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Pennsylvania Forest Stewardship Program plans programs on woodlands management

Invasive insect

The state Department of Conservation and Natural Resources will hold a training session on Wednesday in McCandless on the state's recommendations for managing infestations of the emerald ash borer, a destructive insect that is killing ash trees, said Houping Liu, a state forest entomologist.

The meeting, scheduled from 8:30 a.m. to 4 p.m. in North Park Lodge, is free to the public, but Liu hopes to reach municipal officials, tree management companies and landscapers. It will be the third of four meetings statewide funded by a federal grant, he said.

Sunday, May 11, 2014, 9:00 p.m.
 

About 11.7 million acres of Pennsylvania are privately owned woodlands, and officials with the Penn State Extension want to teach people how to properly care for them.

During the next month, the Pennsylvania Forest Stewardship Program will hold seminars, educational tours and lectures across the state for property owners, with the goal of helping them maintain healthy trees and a healthy ecosystem.

The Southwestern Pennsylvania Woodland Owners Association will hold a seminar at the Greene County Fairgrounds at 7 p.m. Wednesday on water quality and the potential effects of acid mine drainage and hydraulic fracking.

On Saturday, a “field trip” to Ten Mile Creek County Park in Clarksville will include water testing in the woods, said Gay Thistle, president of the association.

“Water quality is a new issue for us because most of our people have land in areas that have to deal with Marcellus (shale),” said Thistle of Center Township in Greene County.

State forestry officials helped form groups such as the Southwestern Pennsylvania Woodland Owners Association in the late 1990s to organize the owners of private tracts of woods and give them a forum to share information and best practices for keeping trees healthy.

Thistle said the group's roughly 60 members have a range of uses for their woodlands, including growing trees for timber, animal habitat, harvesting fruits and nuts or just enjoying nature.

“There are a lot of issues facing woodland owners,” she said. “We've got invasive (species), we've got diseases, we've got pipelines and drilling. ... We needed some way to get together and talk.”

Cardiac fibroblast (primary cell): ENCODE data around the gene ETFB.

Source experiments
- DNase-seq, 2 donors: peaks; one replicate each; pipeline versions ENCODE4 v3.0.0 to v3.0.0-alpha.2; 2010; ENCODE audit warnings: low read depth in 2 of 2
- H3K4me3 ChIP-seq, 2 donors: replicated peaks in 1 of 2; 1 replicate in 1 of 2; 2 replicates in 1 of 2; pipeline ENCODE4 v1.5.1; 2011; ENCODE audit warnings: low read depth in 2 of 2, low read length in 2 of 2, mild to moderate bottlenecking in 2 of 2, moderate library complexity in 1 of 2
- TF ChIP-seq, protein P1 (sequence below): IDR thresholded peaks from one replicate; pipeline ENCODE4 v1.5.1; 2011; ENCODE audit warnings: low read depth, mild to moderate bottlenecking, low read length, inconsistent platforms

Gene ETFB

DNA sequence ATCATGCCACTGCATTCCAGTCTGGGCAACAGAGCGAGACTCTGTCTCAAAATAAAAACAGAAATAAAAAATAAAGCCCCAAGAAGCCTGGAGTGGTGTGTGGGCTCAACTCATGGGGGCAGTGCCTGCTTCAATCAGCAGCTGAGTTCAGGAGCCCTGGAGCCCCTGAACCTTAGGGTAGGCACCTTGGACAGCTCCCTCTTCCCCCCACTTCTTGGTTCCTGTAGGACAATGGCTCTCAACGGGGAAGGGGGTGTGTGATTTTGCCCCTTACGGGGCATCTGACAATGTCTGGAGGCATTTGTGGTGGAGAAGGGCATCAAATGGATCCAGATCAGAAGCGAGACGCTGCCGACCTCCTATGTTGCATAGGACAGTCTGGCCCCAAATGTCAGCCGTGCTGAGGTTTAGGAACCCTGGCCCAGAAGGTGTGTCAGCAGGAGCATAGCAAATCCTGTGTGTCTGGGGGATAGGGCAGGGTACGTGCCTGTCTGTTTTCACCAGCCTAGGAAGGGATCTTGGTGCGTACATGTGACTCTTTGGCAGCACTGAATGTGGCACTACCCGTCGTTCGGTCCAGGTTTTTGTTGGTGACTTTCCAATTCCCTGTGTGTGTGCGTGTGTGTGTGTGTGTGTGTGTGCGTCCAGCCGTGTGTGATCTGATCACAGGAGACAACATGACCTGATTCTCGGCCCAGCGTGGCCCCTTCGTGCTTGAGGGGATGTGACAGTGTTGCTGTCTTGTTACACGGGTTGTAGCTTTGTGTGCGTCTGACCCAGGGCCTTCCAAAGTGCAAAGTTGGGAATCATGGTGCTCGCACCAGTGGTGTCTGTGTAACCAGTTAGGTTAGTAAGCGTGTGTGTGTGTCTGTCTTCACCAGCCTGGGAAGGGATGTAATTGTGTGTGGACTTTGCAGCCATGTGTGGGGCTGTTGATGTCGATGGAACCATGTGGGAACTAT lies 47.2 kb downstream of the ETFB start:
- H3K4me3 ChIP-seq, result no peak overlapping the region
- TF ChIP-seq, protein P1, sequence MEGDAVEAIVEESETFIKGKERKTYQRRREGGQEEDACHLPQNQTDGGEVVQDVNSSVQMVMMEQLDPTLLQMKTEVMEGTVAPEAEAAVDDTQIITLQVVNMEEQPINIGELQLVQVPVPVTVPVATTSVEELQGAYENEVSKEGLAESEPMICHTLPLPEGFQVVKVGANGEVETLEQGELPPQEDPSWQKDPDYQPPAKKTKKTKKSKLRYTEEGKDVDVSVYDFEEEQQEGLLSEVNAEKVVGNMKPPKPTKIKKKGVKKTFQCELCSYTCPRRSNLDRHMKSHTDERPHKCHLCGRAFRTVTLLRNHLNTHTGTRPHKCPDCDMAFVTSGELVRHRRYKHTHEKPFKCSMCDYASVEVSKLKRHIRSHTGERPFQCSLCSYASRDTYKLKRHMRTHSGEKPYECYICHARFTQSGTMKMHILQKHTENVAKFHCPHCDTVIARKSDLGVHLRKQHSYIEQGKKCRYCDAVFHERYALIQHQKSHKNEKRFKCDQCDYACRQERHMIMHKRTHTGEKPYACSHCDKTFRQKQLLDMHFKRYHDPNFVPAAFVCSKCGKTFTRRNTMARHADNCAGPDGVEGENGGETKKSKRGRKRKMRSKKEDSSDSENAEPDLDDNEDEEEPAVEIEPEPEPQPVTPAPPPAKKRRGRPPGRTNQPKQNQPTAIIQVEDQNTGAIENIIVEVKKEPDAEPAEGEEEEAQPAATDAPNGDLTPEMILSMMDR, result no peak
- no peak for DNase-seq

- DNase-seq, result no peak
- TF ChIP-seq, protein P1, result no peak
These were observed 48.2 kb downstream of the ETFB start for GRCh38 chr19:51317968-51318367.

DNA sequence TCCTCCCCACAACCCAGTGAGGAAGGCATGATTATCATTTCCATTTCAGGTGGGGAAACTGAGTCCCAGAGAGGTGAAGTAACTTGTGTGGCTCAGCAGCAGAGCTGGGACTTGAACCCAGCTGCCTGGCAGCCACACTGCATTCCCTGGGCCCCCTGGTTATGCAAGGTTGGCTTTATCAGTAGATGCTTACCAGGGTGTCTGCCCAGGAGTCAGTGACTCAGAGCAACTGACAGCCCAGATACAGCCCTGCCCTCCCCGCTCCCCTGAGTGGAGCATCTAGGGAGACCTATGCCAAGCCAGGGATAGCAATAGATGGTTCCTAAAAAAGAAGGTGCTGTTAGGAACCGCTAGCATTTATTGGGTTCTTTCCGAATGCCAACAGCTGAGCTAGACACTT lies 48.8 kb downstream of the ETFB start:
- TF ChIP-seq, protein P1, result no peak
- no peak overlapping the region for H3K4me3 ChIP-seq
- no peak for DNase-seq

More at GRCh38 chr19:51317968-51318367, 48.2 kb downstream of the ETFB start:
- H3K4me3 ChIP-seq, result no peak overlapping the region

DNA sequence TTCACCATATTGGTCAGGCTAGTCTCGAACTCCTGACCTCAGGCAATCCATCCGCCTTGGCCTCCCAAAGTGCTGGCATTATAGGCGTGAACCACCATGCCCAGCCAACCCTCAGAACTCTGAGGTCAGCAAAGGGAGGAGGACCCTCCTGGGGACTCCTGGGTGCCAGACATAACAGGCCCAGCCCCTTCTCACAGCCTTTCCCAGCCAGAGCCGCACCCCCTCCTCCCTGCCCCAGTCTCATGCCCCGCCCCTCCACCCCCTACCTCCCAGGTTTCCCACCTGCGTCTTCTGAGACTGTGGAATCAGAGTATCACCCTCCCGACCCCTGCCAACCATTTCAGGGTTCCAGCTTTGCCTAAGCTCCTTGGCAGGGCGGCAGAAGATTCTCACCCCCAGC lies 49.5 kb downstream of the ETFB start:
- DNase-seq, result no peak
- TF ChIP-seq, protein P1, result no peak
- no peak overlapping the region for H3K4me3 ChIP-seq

Jim Finley, a Penn State forest management professor, said forest stewardship programs statewide help people consider long-term care of wooded areas.

“We tend to think that if it's green, it's healthy,” he said, but Pennsylvania faces issues ranging from the hemlock woolly adelgid, which threatens eastern hemlocks, to an overpoulation of deer.

In June, the Southwestern Pennsylvania Woodland Owners Association will host an informational hike on Warrior Trail in Fordyce, Whitely Township, during which participants will learn the trail history and get a refresher on species identification.

On Wednesday, an informational session in North Park Lodge will address managing the emerald ash borer, an invasive insect that is destroying ash trees.

John Burnham, vice president of the local woodland owners group, said its events help expose young people to nature and teach property owners how to get the most from their land.

“Often, a woodland owner has always dreamed of having a place in the country, and now they have this piece of the woods and it's, ‘What do I do?' ” said Burnham, 70, a tree farmer from East Finley, Washington County, who is breeding American chestnut trees to resist the blight that killed most of the country's native chestnut trees.

“We can get them information on planting, harvesting, thinning, what have you.”

For more information on scheduled events, visit busybeaver.cs.pitt.edu/swpwo.

Matthew Santoni is a staff writer for Trib Total Media. He can be reached at 412-380-5625 or msantoni@tribweb.com.

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